Getting Indonesia ‘right’ is key to success in SE Asia

The Indonesia flag flies high on a sunny day. Photo: Nick Agus Arya/unsplash

When it comes to picking investments among Southeast Asia’s startups, “Strategy No.1” is to look for the players who are getting Indonesia “right”, said Nick Nash, a co-founder of Singapore-based private equity firm Asia Partners.

The firm, which focuses on growth equity in technology and technology-based companies in Southeast Asia, estimates that 30 per cent of the tech startup “winners” in Southeast Asia will be Indonesia focused.

“You can make a lot of money being a Strategy No.1 company in Southeast Asia,” Nash said, referring to a business that was focused on Indonesia. He was speaking at an event for DBS Group private banking clients on Thursday.

Indonesia has a young and fast-urbanising population of 267 million people, and a $1.1-trillion economy – the largest in Southeast Asia. More than half of all the mobile subscribers in the region are in Indonesia; at 435 million in 2017, the country has more mobile subscribers than North America.

Indeed, Indonesia has attracted billions of dollars in investments in recent years. The Google-Temasek Holdings-Bain & Co report said the country was expected to raise nearly $4 billion in 2019, matching 2018’s fundraising. Over the last four years, some $37 billion had flowed into the economy in Southeast Asia, particularly into the ride-hailing and e-commerce sectors.

Still, among the top-funded companies in Indonesia are Gojek, Traveloka and Tokopedia, which have begun to expand their operations outside of the country and become regional plays.

According to Nash, the next most successful strategy for investments is to focus on Singapore-based regional plays.

While Singapore lacks the population and the larger, fast-growing economies of its Southeast Asian neighbours, “it has a lot of the infrastructure you’d want, the financial services side of it. It’s got the programmers; it’s got the hustle factor of being able to stretch your wings,” Nash said.

He pointed to companies following this model, among them Sea, Grab, Lazada and RedDoorz.

Of the 511 investments in Southeast Asia’s technology companies in the $1 million to $20 million range from 2014 through October 2019, 51 percent were headquartered in Singapore, according to data from Asia Partners.

Previously, Nash was president of e-commerce player Sea, which listed on the New York Stock Exchange in 2017, in an $884-million IPO.

Singapore Reporter/s

In Singapore, we are looking to double our reporting team by this year-end to comprehensively cover the fast-moving world of funded startups and VC, PE & M&A deals. We want reporters who can tell our readers what is really happening in these sectors and why it matters to markets, companies and consumers. The ability to write precisely and urgently is crucial for these roles. Ideal candidates must have to ability to work in a collaborative, dynamic, and fast-changing environment. We want our new hires to be digitally savvy and ready to experiment with new forms of storytelling. Most importantly, we are looking for hard-hitting reporters who work well in a team. Collaboration and collegiality are a must.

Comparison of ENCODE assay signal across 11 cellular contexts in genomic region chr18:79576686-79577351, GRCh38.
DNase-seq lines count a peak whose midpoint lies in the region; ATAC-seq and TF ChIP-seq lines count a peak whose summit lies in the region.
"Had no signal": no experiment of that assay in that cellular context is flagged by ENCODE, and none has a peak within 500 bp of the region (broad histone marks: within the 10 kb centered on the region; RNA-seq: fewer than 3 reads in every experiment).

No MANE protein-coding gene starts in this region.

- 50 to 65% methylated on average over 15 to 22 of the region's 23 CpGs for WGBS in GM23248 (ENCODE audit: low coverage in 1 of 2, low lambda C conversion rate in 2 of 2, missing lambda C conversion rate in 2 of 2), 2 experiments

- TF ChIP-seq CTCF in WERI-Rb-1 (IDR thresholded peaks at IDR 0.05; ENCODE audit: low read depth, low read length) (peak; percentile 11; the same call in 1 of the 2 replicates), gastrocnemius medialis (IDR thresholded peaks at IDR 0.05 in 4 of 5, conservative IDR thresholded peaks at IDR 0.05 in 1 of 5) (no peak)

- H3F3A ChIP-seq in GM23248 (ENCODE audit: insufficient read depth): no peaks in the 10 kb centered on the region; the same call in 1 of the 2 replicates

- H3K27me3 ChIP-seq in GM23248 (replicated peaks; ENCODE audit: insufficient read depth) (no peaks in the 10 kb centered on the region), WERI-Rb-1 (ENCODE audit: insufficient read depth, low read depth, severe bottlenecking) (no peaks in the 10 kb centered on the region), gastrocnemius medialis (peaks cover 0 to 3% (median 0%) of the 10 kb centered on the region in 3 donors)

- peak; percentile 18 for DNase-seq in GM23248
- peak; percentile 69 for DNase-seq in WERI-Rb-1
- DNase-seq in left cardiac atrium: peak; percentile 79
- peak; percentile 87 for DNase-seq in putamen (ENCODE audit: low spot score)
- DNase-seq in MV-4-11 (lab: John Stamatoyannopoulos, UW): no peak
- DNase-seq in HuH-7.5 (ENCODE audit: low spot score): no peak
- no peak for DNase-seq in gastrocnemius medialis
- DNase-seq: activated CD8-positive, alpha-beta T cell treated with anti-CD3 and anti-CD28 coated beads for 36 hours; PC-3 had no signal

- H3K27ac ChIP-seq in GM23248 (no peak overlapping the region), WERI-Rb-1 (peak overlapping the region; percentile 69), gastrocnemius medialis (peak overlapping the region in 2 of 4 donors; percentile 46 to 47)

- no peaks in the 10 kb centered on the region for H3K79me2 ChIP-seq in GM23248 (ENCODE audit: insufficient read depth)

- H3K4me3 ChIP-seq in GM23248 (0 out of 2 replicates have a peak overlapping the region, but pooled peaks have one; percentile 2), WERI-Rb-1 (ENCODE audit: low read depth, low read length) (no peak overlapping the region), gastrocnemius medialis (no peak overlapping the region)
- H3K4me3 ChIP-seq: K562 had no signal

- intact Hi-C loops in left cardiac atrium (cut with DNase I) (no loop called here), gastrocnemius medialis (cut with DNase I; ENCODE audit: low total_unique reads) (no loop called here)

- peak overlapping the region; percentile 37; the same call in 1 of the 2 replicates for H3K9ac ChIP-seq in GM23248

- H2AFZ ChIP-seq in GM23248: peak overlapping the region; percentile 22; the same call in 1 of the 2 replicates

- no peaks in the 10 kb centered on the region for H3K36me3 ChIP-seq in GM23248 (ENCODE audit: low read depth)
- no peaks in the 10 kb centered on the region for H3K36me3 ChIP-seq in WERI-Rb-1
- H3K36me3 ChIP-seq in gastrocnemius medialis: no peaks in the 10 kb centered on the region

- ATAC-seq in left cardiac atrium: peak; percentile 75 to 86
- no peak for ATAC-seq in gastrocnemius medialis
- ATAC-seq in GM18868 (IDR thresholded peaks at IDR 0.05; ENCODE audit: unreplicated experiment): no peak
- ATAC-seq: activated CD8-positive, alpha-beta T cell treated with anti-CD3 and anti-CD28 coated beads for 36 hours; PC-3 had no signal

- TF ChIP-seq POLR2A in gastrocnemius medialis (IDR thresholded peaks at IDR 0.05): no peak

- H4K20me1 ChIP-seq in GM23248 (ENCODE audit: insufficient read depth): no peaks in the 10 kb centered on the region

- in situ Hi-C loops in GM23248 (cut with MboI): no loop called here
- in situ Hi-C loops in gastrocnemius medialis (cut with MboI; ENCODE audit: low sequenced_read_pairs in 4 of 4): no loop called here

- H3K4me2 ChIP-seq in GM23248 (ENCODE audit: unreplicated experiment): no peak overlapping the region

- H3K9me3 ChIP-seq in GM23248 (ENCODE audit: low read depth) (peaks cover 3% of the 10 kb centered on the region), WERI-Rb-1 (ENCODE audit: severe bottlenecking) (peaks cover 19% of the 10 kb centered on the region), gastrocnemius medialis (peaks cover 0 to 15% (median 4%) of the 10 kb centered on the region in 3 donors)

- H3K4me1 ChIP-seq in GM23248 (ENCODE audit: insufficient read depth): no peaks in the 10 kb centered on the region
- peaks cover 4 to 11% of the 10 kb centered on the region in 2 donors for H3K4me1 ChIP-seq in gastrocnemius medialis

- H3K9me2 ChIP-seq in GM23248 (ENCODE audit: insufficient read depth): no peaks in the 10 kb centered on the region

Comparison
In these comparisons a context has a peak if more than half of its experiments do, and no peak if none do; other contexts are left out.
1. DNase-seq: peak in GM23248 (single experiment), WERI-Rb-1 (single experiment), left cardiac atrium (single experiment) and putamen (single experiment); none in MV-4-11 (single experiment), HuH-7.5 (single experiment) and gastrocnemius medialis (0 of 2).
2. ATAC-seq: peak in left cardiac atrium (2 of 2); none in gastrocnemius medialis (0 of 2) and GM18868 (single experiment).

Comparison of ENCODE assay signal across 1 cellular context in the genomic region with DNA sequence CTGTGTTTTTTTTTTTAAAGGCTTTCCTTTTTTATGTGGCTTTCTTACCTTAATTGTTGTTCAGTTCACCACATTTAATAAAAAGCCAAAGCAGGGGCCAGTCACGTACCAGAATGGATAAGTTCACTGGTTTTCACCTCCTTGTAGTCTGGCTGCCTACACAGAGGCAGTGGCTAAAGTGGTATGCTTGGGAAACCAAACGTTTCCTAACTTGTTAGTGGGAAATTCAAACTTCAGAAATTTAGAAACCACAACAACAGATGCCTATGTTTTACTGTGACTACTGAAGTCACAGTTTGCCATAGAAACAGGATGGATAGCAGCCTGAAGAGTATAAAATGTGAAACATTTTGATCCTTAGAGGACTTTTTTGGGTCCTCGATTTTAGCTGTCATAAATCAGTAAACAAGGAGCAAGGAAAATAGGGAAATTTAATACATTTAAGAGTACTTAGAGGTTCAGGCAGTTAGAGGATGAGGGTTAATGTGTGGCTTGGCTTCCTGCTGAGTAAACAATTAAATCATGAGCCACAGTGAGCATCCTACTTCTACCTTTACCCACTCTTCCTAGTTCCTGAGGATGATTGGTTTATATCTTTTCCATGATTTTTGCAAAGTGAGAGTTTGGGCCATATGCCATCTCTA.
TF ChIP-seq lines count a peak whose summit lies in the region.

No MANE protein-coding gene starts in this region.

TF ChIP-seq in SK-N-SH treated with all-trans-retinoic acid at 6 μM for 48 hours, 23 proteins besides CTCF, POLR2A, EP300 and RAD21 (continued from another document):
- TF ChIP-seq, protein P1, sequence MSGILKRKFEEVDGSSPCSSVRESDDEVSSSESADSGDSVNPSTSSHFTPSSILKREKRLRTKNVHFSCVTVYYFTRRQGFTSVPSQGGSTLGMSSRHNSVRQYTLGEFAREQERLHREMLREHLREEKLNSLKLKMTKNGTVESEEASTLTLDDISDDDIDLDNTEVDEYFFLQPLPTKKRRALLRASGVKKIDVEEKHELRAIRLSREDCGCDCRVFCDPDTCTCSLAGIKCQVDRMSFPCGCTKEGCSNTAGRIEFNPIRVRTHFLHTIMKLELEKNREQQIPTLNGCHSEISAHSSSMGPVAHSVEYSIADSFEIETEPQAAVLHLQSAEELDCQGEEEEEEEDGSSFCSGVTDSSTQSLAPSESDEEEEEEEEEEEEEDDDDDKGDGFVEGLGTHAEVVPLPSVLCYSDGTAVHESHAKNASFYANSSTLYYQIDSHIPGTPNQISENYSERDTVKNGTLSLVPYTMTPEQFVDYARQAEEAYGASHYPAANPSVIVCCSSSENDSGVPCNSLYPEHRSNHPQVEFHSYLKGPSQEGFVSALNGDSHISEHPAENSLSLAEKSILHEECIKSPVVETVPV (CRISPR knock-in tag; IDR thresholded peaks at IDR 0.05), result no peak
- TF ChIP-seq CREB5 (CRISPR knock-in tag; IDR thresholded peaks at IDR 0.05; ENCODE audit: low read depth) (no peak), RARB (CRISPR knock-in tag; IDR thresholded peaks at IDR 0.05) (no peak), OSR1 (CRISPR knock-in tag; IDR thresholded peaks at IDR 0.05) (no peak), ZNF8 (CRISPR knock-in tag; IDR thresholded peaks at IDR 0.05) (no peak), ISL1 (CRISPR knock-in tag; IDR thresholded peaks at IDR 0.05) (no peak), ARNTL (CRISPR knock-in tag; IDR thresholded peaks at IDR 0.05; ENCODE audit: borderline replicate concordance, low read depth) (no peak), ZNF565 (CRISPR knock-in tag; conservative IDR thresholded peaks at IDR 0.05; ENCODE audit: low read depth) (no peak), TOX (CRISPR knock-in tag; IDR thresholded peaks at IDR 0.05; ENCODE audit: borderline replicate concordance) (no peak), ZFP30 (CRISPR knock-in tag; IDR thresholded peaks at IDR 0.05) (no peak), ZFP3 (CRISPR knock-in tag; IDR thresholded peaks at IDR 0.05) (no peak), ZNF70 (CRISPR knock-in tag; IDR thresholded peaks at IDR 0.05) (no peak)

Following vacancies can be applied for (only in Singapore).

Following vacancies can be applied for (only in Singapore).   

  • A reporter to track companies/startups that have raised private capital, and have the potential to become unicorns. SEA currently has over 40 companies with a valuation of over $100 million and under $1 billion.
  • A reporter who can get behind the scenes and reveal how funding rounds are put together, or why they’ve failed to materialise. She/he in this role will largely focus on long-format stories. 
  • A journalist to track special situations funds, distressed debt and private credit (from the PE angle) across Asia.

Singapore Reporter/s

In Singapore, we are looking to double our reporting team by this year-end to comprehensively cover the fast-moving world of funded startups and VC, PE & M&A deals. We want reporters who can tell our readers what is really happening in these sectors and why it matters to markets, companies and consumers. The ability to write precisely and urgently is crucial for these roles. Ideal candidates must have to ability to work in a collaborative, dynamic, and fast-changing environment. We want our new hires to be digitally savvy and ready to experiment with new forms of storytelling. Most importantly, we are looking for hard-hitting reporters who work well in a team. Collaboration and collegiality are a must.

Following vacancies can be applied for (only in Singapore).

Following vacancies can be applied for (only in Singapore).   

  • A reporter to track companies/startups that have raised private capital, and have the potential to become unicorns. SEA currently has over 40 companies with a valuation of over $100 million and under $1 billion.
  • A reporter who can get behind the scenes and reveal how funding rounds are put together, or why they’ve failed to materialise. She/he in this role will largely focus on long-format stories. 
  • A journalist to track special situations funds, distressed debt and private credit (from the PE angle) across Asia.